My good friend Brian Edwards and I agree again

It's all about quality not Sex appeal says unattractive Blogger Giovanni Tiso

Giovanni Tiso

That’s what happens when you’re friends.

Media commentator Brian Edwards says the content of Ms Collins’ column – “defending the working man” struck him as interesting, but doesn’t understand the outrage against it.

“Why should she not write a column? She’s on gardening leave at the moment or in rehab, however you want to put it. She needs something to do. I don’t have a problem with it.”

But some are calling for a boycott of the paper. Read more »

Braunias has a new book, and I’m in it, but the cheap bastard never sent me one

Steve Braunias is a good bastard, for a pinko scumbag I really like the guy.

I’ve probably ruined his lefty credentials now, but hey…who cares.

The other night he launched his book called Madmen: Inside the weirdest election campaign ever.

I had to laugh at the name of his publisher, Steve obviously got his inspiration for the name from my good friend Brian Edwards.

God knows where you can buy the book, but if you track it down enjoy the read…the cheap bastard didn’t even send me one despite the fact I’m in it!

I emailed Braunias too…which he loosely outlined in a blog post.Madmen

Following last night’s wildly successful book launch at the Auckland Central Library for Madmen: Inside the Weirdest Election Campaign Ever – 100 people in attendance, including Cactus Kate, Guyon Espiner, a homeless man in a top hat, Ant Timpson, Shayne Carter, two elderly people in advanced stages of dementia, Deborah Hill-Cone, Karl Puschmann, a man who displayed a dozen pieces of paper which he had thrown coffee onto, waited til the stains dried, and presented them as art, Gary Steel, Shayne Currie, Toby Manhire, Miriamo Kamo and her adorable three-year-old daughter, etc  – I came home to find an email from Whale Oil.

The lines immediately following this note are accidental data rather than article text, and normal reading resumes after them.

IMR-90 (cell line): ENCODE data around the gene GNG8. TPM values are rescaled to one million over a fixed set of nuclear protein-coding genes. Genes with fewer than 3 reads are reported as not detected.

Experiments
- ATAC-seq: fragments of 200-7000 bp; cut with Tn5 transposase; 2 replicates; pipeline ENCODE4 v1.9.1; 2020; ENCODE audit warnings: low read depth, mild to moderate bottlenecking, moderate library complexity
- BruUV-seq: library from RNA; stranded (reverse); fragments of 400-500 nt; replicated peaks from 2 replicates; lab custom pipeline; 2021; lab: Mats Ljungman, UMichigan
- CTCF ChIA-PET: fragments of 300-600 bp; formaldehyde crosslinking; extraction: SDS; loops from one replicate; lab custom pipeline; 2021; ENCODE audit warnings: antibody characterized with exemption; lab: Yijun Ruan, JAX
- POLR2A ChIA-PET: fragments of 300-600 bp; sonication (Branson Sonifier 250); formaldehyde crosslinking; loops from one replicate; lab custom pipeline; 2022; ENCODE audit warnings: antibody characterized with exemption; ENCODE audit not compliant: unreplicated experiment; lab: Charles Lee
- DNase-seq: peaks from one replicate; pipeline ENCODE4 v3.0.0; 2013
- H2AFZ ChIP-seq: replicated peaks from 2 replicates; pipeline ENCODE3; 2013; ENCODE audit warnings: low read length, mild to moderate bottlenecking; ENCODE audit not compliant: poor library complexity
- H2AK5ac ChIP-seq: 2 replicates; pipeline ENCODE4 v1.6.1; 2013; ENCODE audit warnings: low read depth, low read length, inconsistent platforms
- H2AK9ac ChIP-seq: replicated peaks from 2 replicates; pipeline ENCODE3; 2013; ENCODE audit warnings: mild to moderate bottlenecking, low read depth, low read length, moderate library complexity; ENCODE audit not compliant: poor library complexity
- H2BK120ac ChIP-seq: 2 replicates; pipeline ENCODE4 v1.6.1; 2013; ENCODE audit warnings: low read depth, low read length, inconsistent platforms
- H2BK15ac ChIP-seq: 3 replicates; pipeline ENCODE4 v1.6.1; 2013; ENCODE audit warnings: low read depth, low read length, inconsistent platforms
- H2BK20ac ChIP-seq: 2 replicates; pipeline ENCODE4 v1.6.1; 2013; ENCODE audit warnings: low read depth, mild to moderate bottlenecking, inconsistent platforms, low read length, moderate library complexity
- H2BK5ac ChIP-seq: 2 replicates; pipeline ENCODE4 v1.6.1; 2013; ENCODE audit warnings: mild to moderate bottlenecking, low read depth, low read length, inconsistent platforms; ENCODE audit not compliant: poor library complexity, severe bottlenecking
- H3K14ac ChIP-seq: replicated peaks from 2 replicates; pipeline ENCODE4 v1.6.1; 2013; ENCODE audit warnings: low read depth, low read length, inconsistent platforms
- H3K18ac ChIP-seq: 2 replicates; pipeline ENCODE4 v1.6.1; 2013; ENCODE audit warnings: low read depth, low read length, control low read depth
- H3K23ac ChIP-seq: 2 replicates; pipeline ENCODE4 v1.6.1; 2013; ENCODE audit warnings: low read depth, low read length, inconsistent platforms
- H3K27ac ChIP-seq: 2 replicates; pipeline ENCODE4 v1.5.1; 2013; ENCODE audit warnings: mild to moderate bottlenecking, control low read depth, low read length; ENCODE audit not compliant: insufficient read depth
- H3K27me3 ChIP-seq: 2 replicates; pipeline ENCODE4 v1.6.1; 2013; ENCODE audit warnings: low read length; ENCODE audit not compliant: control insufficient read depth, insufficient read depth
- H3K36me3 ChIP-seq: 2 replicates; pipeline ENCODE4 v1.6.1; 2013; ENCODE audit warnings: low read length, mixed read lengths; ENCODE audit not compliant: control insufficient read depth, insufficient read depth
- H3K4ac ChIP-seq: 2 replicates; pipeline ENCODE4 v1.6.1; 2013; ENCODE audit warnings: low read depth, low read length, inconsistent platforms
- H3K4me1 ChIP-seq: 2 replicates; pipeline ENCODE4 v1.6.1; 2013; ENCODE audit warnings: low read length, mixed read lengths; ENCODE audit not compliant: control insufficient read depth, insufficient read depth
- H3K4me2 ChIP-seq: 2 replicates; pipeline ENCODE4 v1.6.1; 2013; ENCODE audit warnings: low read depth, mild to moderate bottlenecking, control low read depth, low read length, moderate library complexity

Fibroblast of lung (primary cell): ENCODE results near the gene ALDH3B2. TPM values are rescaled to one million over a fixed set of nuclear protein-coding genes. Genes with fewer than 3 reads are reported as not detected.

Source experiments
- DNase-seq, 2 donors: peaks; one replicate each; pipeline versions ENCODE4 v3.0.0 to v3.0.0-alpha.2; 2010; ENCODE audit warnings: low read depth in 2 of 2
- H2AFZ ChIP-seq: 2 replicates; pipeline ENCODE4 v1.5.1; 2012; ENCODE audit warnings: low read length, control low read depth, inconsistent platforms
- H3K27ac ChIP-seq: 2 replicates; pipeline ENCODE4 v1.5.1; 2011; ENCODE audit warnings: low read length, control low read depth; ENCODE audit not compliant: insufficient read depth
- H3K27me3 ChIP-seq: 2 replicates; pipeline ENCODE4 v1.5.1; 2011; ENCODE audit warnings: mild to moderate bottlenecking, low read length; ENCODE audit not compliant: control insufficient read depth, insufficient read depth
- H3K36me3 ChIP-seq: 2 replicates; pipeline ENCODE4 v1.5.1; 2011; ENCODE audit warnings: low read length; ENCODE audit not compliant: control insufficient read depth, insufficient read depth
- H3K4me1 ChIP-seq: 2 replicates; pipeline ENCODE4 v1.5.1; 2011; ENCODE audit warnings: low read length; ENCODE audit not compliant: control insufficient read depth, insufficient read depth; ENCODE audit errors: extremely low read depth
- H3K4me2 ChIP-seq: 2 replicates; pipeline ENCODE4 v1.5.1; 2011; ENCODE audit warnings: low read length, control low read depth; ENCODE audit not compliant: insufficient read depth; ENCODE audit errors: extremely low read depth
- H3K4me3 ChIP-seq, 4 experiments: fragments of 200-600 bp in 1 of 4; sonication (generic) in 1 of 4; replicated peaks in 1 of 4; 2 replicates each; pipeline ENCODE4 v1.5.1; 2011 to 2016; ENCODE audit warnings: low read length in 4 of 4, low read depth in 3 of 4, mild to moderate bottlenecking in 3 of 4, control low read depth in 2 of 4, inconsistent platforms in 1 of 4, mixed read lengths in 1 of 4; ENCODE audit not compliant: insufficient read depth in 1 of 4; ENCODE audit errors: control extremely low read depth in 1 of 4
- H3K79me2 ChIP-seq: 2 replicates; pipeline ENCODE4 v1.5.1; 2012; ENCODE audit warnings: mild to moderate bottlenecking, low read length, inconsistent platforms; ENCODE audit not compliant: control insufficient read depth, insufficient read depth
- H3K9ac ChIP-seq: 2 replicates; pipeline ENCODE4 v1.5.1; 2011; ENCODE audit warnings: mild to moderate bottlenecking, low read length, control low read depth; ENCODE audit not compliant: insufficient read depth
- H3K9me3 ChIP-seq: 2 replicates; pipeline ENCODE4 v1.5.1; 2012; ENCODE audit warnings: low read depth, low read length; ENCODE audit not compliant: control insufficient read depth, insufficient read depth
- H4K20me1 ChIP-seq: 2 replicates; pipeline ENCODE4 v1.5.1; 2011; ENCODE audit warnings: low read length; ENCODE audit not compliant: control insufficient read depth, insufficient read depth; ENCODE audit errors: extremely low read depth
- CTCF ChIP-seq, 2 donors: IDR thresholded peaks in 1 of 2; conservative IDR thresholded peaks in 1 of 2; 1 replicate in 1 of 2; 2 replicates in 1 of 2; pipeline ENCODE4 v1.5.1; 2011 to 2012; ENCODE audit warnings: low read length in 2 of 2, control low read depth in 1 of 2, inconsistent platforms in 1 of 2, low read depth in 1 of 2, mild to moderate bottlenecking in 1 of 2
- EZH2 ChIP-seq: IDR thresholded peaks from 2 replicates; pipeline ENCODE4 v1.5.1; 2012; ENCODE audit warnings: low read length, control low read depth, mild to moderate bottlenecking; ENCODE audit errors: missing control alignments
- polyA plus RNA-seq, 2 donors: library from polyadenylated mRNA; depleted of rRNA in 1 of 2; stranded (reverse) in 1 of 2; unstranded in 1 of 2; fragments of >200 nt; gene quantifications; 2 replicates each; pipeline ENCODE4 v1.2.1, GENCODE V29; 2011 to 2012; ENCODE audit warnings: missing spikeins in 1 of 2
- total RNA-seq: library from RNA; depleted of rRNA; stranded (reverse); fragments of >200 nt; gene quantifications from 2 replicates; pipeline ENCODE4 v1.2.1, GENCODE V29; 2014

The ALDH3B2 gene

Actually, just to correct Steve and look for Nicky Hager, Cactus Kate went along.  Braunias confronted her at the entrance and said he didn’t invite her to which she replied “we often get what we don’t ask for” and proceed to sashay in the door to find the bar.  Nicky was nowhere in sight.

That is when all hell broke loose.    Read more »

Is this idiot reading my emails?

Scott Yorke at Imperator Fish seems to have hacked my emails.

He has a post about talking points for dealing with Andrew Little.

Time is of the essence now that Andrew Little has been confirmed as Labour’s new leader. You can’t afford to let him settle in, to be effective, to unite the various party factions. He needs to be sabotaged, and there’s no time to waste. It’s your job to run him down at every opportunity.

I have compiled a list of talking points for you to use on your blogs and other forms of media. This should save you from having to trawl through various other sites for mud to throw.

Gallery journalists and dime-a-dozen talking-head pundits: feel free to use as required for your columns and opinion pieces, in place of actual analysis.

Andrew Little talking points:

Beholden to union interests, no real public profile, couldn’t even win his electorate, a return to the bad old days of 1970s industrial relations, alarming hard-left agenda, unionist mates will be expecting payoff now, wonder what deals he’s made, anti-democratic, most members and caucus members wanted someone else as leader, unelectable, John Key will be relieved, dour and unlikeable, will further divide the party.

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Andrew Little a bit miffed by my good friend Brian Edwards

andrew_little_labour_simonwong1200